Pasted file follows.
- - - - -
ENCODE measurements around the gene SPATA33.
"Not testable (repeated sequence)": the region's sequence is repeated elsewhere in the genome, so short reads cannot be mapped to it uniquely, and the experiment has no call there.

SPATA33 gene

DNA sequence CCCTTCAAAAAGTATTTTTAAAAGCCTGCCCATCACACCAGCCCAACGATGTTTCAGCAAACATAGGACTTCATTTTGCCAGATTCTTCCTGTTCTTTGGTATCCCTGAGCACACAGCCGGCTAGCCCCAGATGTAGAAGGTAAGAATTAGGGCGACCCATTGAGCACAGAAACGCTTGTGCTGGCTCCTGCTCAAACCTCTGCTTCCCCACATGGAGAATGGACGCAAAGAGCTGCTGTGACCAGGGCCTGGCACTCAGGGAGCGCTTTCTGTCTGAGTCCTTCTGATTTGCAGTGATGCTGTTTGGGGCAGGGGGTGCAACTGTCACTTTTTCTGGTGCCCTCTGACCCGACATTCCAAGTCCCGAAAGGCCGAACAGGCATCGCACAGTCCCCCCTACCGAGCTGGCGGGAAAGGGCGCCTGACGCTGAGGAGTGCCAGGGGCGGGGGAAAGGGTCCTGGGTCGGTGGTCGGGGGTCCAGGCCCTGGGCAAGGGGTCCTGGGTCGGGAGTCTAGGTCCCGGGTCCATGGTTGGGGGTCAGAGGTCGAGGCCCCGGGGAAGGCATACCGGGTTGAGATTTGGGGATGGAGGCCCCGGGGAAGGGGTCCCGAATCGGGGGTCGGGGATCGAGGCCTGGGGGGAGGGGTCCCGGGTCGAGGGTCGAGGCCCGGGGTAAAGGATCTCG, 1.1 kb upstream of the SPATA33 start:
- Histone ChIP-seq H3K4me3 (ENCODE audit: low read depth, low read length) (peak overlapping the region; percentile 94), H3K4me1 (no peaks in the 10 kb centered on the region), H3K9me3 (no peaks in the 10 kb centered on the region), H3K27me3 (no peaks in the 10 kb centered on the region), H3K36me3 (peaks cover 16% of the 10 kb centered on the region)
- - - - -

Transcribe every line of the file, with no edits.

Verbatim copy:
ENCODE measurements around the gene SPATA33.
"Not testable (repeated sequence)": the region's sequence is repeated elsewhere in the genome, so short reads cannot be mapped to it uniquely, and the experiment has no call there.

SPATA33 gene

DNA sequence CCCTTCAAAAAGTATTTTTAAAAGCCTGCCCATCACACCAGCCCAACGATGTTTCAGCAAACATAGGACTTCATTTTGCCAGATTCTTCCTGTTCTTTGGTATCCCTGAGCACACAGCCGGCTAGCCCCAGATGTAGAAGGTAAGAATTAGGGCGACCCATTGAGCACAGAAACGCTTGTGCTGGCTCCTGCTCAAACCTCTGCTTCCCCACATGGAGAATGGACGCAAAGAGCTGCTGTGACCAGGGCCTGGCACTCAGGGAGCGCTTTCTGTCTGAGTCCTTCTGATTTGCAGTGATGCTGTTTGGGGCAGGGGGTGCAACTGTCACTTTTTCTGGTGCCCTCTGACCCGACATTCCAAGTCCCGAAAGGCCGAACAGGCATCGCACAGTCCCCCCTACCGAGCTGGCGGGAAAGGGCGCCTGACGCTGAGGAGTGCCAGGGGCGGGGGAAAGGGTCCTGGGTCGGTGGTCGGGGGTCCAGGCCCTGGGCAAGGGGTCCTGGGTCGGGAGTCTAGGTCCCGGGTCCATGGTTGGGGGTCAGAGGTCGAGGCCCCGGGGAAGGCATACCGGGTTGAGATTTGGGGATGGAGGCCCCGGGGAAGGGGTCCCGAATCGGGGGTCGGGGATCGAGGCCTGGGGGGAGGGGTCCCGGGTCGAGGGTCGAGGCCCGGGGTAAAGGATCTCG, 1.1 kb upstream of the SPATA33 start:
- Histone ChIP-seq H3K4me3 (ENCODE audit: low read depth, low read length) (peak overlapping the region; percentile 94), H3K4me1 (no peaks in the 10 kb centered on the region), H3K9me3 (no peaks in the 10 kb centered on the region), H3K27me3 (no peaks in the 10 kb centered on the region), H3K36me3 (peaks cover 16% of the 10 kb centered on the region)